In my last post, I shared stories of the bad marriage of my alcoholic parents and step-parents, and how that not only didn’t turn me off marriage, but provided me with hard-won answers to what I wanted in my own life and relationships.
I spent Christmases alone in Atlantic City. I was starved for connection and family. I wanted, needed someone to love, to love me, to care about, to make a good life with. To cure my loneliness.
I wanted someone who could be my partner, who could be honest, who I could have kids with. I wanted someone to care about, and to care about me. Who put the same emphasis on family, and on helping and wanting the best for each other and our kids.
I came to the conclusion that family is everything, and why we’re here. I reasoned that if everyone decided to not have kids, then the world stops, at least as far as humanity is concerned. So we must be here to bring the next generation in the world, raise them, love them, and hopefully leave the world a better place with the legacy our kids represent. And I wanted to give these kids the love I felt that I had missed out myself.
Not being raised with any religious instruction except my father’s contemptuous dismissal of all religions as stupid, I had had no moral or cultural basis to help me as I struggled in my hard times, at least partial answers that might have provided values of right and wrong and why we were given life at all. I struggled, and as I came through my struggles I decided that even though I was an honest agnostic, I wanted to give my kids that background, so they had a starting point should they hit their own challenges.
Once I knew what I was looking for, I found the woman I was looking for. It’s been twenty years we’ve been together, and I still remember the moment I laid eyes on her the first time. She accepted me as I was, for who I was, and we spent months talking as friends and really getting to know each other before we had our first date. We both knew when we started dating that we would eventually marry.
Marriage is on the decline nowadays. And for good reasons. I would never wish anyone into marriages like my parents had.
But I would encourage everyone to consider marriage. Consider why you’re on earth, what’s important, and what happiness is. And be realistic about where your priorities are and why you want someone to share your life with in this all-too-brief time we’ve been gifted.
I have come to believe passionately that the quality of one’s life is ultimately judged by the quality of the relationships during your life. Did you love, were you loved, did you nurture, help, and leave the world a better place than you found it? Did you leave happiness and compassion? If you did these things, then ultimately, your life was happy, and I defy anyone to say it wasn’t. My parents, in contrast, all died bitter, angry and alone.
Everyone has to find their own definition of happiness, of course. And of course life is more than just raising kids and having a good marriage: there is meaning and value in careers, education, art, conservation and endless other things. But I personally struggle to say that Titans of Industry who changed the world have lived a fully meaningful and happy life if they left behind divorced spouses and alienated children. Aristotle said that happiness is meaningful work. I can’t think of any more meaningful work than raising kids, loving them, and being loved by them. And the best way to prepare your children for the future and raising happy kids is to have two parents, united by a commitment to raise those kids well. That commitment is marriage.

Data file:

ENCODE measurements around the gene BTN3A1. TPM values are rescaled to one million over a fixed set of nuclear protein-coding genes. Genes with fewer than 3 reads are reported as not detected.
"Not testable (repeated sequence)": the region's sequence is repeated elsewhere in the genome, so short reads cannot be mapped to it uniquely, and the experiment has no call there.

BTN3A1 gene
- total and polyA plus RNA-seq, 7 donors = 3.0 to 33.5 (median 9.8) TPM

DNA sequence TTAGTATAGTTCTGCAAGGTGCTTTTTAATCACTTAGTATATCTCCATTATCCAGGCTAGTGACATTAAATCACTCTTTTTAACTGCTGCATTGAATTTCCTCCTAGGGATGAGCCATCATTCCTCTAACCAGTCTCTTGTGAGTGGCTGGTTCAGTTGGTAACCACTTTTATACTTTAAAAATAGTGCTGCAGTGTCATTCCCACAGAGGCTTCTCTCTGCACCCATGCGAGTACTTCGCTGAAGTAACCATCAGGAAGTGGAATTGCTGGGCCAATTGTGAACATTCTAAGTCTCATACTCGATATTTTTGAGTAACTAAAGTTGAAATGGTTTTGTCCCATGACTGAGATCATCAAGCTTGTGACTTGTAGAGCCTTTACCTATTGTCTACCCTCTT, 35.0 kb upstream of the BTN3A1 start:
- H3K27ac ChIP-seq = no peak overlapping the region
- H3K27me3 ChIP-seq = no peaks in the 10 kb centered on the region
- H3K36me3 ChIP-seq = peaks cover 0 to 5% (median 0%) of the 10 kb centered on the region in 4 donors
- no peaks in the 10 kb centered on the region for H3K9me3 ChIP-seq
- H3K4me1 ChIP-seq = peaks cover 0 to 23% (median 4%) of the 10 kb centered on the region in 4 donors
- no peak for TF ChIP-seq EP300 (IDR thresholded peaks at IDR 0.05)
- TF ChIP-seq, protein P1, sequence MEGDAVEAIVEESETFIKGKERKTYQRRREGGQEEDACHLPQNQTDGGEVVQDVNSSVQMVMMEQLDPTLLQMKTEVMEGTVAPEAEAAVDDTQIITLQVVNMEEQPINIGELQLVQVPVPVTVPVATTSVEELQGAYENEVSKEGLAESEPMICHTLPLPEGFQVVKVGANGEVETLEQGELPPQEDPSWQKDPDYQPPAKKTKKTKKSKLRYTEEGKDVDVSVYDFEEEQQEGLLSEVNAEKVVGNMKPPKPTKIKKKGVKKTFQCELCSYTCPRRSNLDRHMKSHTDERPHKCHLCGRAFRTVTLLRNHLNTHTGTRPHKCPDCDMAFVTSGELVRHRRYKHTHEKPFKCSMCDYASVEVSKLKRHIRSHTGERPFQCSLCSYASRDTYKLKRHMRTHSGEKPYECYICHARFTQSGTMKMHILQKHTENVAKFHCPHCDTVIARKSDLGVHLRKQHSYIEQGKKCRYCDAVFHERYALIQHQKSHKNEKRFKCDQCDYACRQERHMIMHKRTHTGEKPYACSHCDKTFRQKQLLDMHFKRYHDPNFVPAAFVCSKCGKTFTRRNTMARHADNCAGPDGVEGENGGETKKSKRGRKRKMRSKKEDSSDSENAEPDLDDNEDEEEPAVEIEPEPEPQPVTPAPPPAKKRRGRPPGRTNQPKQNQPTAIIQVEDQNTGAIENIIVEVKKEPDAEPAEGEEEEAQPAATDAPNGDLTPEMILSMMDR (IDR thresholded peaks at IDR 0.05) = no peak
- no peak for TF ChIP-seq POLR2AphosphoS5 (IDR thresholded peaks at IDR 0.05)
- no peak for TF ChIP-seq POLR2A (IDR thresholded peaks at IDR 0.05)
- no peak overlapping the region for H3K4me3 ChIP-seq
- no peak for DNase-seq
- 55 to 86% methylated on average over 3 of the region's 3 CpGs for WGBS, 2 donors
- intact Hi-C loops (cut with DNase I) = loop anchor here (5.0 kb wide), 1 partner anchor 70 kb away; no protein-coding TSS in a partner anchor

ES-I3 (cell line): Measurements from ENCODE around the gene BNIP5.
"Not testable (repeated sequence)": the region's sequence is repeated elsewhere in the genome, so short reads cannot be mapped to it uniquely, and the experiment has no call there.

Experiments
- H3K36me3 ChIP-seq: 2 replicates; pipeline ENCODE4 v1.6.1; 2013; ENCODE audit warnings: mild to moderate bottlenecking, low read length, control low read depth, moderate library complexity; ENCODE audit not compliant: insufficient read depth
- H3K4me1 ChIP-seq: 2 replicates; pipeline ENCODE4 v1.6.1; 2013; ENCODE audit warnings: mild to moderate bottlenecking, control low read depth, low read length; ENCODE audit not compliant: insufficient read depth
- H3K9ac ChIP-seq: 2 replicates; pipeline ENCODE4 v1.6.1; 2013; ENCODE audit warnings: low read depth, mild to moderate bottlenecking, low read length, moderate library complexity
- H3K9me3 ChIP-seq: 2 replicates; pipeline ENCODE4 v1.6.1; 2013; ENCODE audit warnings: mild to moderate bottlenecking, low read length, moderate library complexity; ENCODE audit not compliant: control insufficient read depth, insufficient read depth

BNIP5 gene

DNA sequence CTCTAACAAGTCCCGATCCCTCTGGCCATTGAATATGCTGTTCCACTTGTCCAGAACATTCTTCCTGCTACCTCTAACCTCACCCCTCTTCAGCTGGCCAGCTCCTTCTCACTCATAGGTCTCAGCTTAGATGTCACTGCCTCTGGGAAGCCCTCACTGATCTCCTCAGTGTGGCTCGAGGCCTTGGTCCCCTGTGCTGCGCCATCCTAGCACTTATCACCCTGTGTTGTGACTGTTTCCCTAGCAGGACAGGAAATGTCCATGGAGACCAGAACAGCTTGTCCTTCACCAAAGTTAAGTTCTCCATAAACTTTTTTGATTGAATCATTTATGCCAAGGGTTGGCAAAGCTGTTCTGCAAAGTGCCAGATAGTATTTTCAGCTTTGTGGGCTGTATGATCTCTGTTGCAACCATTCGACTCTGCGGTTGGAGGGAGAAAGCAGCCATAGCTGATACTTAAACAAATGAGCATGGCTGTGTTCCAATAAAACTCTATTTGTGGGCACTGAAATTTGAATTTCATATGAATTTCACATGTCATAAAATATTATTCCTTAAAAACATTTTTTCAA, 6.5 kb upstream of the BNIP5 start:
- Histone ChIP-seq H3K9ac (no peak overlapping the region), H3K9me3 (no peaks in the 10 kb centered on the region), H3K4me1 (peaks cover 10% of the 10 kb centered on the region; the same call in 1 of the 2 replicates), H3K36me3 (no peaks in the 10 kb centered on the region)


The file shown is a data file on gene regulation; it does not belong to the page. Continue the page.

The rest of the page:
If marriage isn’t for you, that’s fine. I’m not judging, and there are many understandable and valid reasons to not marry, or to divorce. But it feels like increasingly people look down upon those of who commit to marriage. My purpose here is to tell people why I think marriage is still relevant, important, and the right choice for some.
Marriage Takes Work. But It’s Worth It.
I’ve always looked forward to growing old with my wife. Living our days, raising our family, overcoming challenges, encouraging each other to grow while still being our own persons, celebrating our victories, commiserating in our setbacks, and always finding love for each other as a couple committed to each other and our family.
I am never alone. I always know that she is there for me, as I am there for her.
Some days are hard, of course. We fight. Feelings get hurt. At times I’ve been a jerk, done things that were shitty or selfish. But we’ve always worked things out, and I’ve learned to grow as a person. Her happiness is so important to me, more important than doing what I want, when I want. And that’s true in reverse as well. I sacrifice and give up my freedom for a larger purpose, as she sacrifices and gives up her own freedom for me, us and our kids, and our shared purpose and commitment to each other.
I’ve never regretted being married once.